I debated on if I should even share the first part of this story, because I know that whenever there is talk about a sore or anything near the mouth, people’s minds tend to wander to a place of salaciousness, but whatever, I’m going to be honest and tell the story in whole. A few months back I started using this new mouth wash that really irritated my mouth and in turn I experienced the worse canker sore in the history of all canker sores. The sore was on the side of my tongue, it was beyond painful and it lasted a little more than a week, I was miserable to say the least. On the fourth day of having it, the pain had reached the point of excruciation and I couldn’t speak…at all. It was one of the best things that could have happened to me.

We all have busy lives, but try to stop for a second and imagine living that life on mute. I went to the post office, grocery shopping, to work and many other places where I had to communicate with people. I relied upon head nods, smiles, sad faces, a notepad and thumbs up/thumbs down gestures to get my point across, you would’ve thought you were watching one of the films from the silent era. It was terrible, it was frustrating and all in all I felt like a baby trying to express my thoughts without words, but it was also fascinating to see how good people were at deciphering what I was trying to tell them without using words. I’ve always considered myself to be a pretty good listener, I’ve always been open to giving advice to friends, family, even strangers who find that I have a trusting face and need to confide, but not being able to speak was a painful reminder that there is always room for personal growth.

In the two days that I couldn’t speak I realized just how bad of a listener I truly was, I realized how much I unnecessarily speak, I realized how much I cut people off and I realized how much I talk out of turn before a person can even get their thought out and it forced me to see how selfish and greedy we can allow our tongues to make us. Selfish because we don’t want to share the floor and greedy because we feel the need to take credit for all of the thoughts that are being uttered. It wasn’t as though I was being rude (not intentionally), but in hindsight it was absolutely obnoxious of me and sometimes I wish others could lose their ability to speak temporarily, just so they could see how much dialogue is wasted, and many times it’s wasted on being negative about irrelevant situations and others. In those two days that I couldn’t speak it was as though someone was revealing to me a new way of living my life, which is not always easy, active listening is something that takes practice and if you want to be really good at it then it takes practice as well as discipline. Often times we “listen” to people, but during the process we are coming up with our own assumptions, scenarios and conclusions, which isn’t really pure, unadulterated message receiving at all, it’s really just another way to boost our own egos and say to ourselves “man I’m good, I need my own talk show or advice column,” and when it comes to loved ones and those closest to us, we really don’t listen because we feel we already know what they are saying and just sum it up for them.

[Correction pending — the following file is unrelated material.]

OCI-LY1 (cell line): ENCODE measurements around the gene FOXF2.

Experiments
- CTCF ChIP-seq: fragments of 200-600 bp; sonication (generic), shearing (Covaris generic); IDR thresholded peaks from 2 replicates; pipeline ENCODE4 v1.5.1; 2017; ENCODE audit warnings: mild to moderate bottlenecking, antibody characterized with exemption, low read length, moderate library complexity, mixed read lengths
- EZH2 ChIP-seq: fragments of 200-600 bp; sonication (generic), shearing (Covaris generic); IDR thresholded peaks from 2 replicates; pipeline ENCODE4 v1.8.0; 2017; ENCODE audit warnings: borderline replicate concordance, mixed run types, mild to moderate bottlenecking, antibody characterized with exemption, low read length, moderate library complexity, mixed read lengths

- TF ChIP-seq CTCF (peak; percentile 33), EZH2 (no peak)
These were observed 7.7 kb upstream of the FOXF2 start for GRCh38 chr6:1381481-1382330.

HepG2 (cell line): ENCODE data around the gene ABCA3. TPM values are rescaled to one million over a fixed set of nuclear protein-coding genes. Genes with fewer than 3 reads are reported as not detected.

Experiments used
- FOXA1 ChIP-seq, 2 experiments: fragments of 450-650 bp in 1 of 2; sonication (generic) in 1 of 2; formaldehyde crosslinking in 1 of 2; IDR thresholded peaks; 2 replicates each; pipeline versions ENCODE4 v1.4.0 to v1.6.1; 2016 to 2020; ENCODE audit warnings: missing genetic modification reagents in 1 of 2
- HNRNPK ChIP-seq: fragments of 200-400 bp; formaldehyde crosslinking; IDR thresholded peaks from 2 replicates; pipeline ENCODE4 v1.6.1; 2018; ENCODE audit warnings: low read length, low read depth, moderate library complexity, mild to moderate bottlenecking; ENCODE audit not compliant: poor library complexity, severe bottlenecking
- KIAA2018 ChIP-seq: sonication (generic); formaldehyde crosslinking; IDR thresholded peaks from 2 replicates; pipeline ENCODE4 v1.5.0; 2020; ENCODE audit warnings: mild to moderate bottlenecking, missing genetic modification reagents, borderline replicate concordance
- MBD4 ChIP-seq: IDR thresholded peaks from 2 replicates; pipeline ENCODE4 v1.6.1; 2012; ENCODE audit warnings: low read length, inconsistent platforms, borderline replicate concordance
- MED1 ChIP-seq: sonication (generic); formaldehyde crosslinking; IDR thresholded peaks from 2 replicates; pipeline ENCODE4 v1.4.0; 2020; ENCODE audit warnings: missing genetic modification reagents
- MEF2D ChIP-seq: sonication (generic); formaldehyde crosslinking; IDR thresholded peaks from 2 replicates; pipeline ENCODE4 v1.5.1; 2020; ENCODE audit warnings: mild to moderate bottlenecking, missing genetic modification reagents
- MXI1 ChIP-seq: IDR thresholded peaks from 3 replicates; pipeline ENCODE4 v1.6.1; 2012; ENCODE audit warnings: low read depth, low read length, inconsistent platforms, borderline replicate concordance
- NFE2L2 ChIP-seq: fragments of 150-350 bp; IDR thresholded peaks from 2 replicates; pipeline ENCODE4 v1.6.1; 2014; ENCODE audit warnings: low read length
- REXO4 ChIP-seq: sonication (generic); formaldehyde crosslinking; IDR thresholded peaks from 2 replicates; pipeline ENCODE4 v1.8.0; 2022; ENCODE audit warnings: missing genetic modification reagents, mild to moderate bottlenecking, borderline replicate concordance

There was a study that stated 93 percent of communication is determined by nonverbal cues, so the other seven percent is verbal, if that’s true then that means what we don’t say can be way more important than what we do say and of course how we say it plays a major part as well.

There are so many quotes about listening but I once read a quote that really stood out to me, it said “listen 90% of the time and talk 10% of the time”. While I’m not always good at it, I truly believe that and want to work on being a better listener. When we listen we learn and grow and even though growing can be painful at times, it’s always an accomplishment.

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  • Khalif

    wow Neek….you just dropped an important gem. Its been awhile since I seen a new article from you, but it is always worth the wait

  • ginette

    I recently took American sign language. I was nervous at first; I mean learning a whole other language is scary. The nervous part was my teacher was Deaf. Our class had to wear ear plugs for the whole summer quarter. So we can experience first hand of not being able to hear. You had to rely on your eyesight like never before. During breaks we had to sign (to show respect for my teacher). The last week we had to watch this documentary about Deaf people and write a paper on it. One of the few things that stood out to me was: hearing people are intimidated and lack communication skills. And I thought intimidated … By what? She gave examples of: if all people were deaf, we wouldn’t have mis interpretations, married couples would not be few and far between, and we would be a whole lot happier. Ganeka one of the things you mentioned were communicating. And that is what hearing people lack. We are all guilty of it. We assume to much because we are afraid of the truth. In the deaf culture there is no room for assumptions, misinterpretations, or high divorce. Because their communication is all visual. It’s all in a form of some expression. I think its really cool you got to experience a day in the life of a deaf person. You truly realize how spoken words can either make or break communication. Great article Ganeka. And yes its true: silence is golden.